Chicago Fire forward Mike Magee reacts after scoring against the Real Salt Lake during the first half of an MLS soccer game on Saturday, May 3, 2014, at Toyota Park in Bridgeview, Ill. Real Salt Lake won 3-2, remaining unbeaten against the winless Fire. (AP Photo/Kamil Krzaczynski)
Mike Magee has transformed from a pretty good MLS player to its most valuable. He’s gone from somebody just trying to get back to his hometown team to becoming the face of that franchise. His contract — once moved as part of a deal with implications beyond soccer — was the subject of much speculation and conjecture this offseason.
And all that has happened to Magee since he was acquired by the Fire from the Los Angeles Galaxy on May 25, 2013. Now 12 months removed from that trade, the trajectory of Magee’s career has been forever changed.
“It’s crazy to look back now and realize it’s already been a year,” Magee said. “I think it’s all kind of happened pretty fast, and especially after trying to get back here for about 13, 14 years. To finally be here, it still feels like it just happened yesterday.”
Magee was acquired from the Galaxy for Robbie Rogers’ rights after Rogers announced he was gay and retired from soccer. He then un-retired and said he wanted to play in Los Angeles. Upon arriving in Chicago, Magee scored in four consecutive games and helped revive the Fire’s season, dragging them into playoff contention and earning the MVP award.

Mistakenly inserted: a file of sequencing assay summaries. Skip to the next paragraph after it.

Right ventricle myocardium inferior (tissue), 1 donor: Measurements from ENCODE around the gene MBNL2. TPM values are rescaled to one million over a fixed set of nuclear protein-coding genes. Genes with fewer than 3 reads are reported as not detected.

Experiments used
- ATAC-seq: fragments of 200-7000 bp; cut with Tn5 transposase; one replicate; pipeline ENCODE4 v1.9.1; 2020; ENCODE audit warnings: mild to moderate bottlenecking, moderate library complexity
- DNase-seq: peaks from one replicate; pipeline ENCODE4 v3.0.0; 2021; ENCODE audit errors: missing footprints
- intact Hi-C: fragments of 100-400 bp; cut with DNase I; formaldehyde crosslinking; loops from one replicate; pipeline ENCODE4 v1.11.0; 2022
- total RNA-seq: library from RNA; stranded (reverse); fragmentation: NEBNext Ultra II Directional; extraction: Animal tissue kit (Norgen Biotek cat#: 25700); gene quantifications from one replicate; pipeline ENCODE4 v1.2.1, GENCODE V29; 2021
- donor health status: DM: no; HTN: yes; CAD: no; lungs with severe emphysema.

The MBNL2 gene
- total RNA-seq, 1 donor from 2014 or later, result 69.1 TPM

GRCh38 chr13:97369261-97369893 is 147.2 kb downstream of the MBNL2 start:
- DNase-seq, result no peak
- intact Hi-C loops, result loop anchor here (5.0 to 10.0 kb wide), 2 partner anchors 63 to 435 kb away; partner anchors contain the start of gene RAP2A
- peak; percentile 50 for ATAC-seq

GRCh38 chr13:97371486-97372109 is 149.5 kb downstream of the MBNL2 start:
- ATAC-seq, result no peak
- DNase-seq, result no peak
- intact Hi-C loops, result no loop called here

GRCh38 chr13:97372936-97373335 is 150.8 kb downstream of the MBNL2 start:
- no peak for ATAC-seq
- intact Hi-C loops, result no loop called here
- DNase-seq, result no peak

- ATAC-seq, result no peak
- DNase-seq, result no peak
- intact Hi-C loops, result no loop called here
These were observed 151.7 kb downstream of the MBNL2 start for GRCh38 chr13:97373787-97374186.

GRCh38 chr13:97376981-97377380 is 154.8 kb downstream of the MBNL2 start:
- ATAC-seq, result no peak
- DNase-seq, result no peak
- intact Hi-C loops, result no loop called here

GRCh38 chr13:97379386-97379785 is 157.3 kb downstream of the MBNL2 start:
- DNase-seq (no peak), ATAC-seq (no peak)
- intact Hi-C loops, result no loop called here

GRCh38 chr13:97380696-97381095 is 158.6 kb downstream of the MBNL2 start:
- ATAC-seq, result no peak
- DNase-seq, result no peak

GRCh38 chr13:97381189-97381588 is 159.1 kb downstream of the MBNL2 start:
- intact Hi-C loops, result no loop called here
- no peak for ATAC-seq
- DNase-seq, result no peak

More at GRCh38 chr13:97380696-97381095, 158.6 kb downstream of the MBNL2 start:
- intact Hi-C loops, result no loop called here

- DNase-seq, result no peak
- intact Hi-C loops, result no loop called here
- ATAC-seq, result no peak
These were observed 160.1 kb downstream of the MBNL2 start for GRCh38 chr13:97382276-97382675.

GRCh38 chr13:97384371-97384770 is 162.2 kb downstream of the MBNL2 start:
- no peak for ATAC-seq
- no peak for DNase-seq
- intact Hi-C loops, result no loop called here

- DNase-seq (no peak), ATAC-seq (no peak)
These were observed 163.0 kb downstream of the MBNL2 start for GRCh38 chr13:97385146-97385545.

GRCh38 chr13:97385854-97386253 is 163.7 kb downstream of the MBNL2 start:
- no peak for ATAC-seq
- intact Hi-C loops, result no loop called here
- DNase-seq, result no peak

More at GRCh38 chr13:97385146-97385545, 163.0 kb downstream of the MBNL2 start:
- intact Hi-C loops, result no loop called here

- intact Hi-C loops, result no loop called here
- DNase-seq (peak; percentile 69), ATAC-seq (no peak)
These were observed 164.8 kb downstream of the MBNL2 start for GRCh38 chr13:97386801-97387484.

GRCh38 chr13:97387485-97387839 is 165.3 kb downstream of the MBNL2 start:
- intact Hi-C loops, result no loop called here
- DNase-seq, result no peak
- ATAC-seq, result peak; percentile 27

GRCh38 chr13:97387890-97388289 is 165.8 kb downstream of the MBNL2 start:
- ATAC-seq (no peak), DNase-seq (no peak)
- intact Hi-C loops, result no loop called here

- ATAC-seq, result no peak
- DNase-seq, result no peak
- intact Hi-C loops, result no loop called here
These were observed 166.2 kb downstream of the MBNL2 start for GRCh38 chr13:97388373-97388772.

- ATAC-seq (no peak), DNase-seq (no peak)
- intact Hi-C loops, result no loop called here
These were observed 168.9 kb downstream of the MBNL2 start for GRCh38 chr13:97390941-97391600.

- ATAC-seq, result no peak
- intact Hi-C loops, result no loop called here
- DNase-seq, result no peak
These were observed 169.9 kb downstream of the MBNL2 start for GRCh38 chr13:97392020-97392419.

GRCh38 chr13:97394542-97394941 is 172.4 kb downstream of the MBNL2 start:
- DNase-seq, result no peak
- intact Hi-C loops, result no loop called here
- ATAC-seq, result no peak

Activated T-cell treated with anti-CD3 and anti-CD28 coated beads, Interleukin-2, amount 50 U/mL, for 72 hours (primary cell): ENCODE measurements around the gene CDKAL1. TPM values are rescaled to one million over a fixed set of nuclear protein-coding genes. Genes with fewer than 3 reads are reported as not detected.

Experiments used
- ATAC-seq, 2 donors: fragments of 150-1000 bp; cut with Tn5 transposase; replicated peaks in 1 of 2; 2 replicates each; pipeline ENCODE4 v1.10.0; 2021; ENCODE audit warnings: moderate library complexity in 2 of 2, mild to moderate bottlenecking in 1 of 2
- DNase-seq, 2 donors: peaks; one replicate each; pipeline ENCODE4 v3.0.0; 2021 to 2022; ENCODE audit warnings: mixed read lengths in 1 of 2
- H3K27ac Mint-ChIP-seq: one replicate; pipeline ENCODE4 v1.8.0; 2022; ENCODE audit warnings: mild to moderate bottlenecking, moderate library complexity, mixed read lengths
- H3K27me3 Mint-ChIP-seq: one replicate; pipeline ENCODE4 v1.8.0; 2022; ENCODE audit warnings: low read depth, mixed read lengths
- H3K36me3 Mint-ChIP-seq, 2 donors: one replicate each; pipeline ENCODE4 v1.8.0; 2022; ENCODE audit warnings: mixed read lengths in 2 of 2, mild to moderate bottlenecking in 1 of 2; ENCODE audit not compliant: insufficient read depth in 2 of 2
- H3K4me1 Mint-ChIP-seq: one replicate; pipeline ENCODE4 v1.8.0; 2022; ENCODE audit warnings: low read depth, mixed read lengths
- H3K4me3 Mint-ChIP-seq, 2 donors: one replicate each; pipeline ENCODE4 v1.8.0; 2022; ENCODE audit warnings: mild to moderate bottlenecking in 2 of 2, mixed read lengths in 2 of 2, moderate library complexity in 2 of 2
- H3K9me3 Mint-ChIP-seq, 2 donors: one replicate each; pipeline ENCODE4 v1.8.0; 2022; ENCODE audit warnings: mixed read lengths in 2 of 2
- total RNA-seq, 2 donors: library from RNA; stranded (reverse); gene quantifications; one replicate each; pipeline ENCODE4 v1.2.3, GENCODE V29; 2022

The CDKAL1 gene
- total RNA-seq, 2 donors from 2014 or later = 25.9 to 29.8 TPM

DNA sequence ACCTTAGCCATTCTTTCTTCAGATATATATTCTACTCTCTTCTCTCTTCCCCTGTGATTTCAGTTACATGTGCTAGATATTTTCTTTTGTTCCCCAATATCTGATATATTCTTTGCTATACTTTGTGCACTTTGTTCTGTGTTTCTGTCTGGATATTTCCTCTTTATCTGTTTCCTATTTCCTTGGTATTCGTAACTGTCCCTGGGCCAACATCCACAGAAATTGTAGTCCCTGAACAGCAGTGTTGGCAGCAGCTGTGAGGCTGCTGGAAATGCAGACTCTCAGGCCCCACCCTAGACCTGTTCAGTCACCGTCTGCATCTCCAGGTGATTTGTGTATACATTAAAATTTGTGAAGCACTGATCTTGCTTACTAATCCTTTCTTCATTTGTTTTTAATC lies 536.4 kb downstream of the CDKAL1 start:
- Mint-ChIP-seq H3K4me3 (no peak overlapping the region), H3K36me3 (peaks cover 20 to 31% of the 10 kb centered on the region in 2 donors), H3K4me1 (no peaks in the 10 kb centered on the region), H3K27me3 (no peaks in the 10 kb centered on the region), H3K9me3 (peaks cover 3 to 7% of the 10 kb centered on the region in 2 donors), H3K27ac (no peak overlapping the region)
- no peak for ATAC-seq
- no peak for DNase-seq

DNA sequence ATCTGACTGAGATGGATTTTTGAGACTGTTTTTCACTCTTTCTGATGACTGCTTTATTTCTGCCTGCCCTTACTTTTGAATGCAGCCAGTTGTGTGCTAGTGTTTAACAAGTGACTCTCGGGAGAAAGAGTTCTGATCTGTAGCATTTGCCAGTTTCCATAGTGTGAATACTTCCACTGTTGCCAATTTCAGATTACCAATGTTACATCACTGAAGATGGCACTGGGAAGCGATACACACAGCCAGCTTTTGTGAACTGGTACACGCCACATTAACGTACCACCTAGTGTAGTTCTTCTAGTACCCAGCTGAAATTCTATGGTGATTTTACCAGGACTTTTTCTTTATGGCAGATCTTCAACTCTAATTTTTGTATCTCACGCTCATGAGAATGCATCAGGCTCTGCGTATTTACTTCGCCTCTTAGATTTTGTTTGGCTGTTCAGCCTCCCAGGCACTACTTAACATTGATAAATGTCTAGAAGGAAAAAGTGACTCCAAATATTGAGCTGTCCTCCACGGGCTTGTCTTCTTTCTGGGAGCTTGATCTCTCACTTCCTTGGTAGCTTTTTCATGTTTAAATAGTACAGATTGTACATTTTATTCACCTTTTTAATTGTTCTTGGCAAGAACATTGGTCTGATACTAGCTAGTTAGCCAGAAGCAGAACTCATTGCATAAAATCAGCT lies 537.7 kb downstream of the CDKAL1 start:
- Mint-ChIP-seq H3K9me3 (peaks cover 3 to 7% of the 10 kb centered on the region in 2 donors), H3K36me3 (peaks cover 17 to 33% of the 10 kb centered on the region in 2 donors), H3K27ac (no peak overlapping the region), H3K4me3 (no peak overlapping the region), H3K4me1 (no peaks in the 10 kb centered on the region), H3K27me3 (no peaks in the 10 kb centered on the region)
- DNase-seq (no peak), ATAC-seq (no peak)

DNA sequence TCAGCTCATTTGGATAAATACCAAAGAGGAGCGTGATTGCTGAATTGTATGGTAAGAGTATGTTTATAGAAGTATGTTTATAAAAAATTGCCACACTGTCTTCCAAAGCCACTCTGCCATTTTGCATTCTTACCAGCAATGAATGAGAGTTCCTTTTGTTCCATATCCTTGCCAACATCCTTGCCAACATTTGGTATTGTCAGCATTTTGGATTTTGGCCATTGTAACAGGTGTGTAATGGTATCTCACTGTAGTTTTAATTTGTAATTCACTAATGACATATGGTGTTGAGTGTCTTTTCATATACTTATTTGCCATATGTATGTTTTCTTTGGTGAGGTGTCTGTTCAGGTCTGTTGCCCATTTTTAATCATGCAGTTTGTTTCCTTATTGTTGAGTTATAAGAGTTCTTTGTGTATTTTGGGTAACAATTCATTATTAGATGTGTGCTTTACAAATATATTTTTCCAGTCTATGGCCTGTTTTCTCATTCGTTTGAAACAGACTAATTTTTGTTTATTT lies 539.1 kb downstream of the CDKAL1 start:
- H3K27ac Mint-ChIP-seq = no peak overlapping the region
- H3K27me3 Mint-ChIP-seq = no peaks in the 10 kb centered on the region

Then there was the offseason, which wasn’t quite as smooth. Magee was supposed to earn his first national-team appearance but missed out with food poisoning. He then reportedly held out of Fire training camp for a bigger deal, although the team insisted he was absent because of “personal issues.”
“I’m a really active and busy person, so I feel like, obviously, this [offseason] was a little more eventful. More traveling and speculation,” Magee said. “Those things, luckily for myself, it’s never really gotten to me too much.”
His season also started slowly. Magee was hampered by a hamstring injury and didn’t play in the Fire’s first two games. He didn’t score until April 5 against the Philadelphia Union, a game in which his saved penalty kick denied the Fire (2-2-6) their first win.
But things have improved since then. His new contract — one that, according to the players’ union, netted him $417,500 annually — was announced April 10. He’s scored three times in the Fire’s last three games, and the team has won two straight heading into its match Saturday at the Columbus Crew (3-4-4).
“He’s only going to get better. I think that it might have been slower than everybody’s expecting,” captain Jeff Larentowicz said. “He was red hot at the end of the year, and fans and everybody expect that to continue. But with time off and change of personnel and coaching, things can cool for a player. He might have been a little cooled off at the beginning of the year, but I think it’s going to pick up.”
Magee said the heightened expectations and raised profile haven’t changed him.
“I know a lot of guys say it, but it hasn’t changed anything with my habits or the way I see things or see myself,” Magee said. “At the lowest times, when people are bashing me, I felt like I was just as confident as when everyone’s been hyping me up. Nothing’s changed.”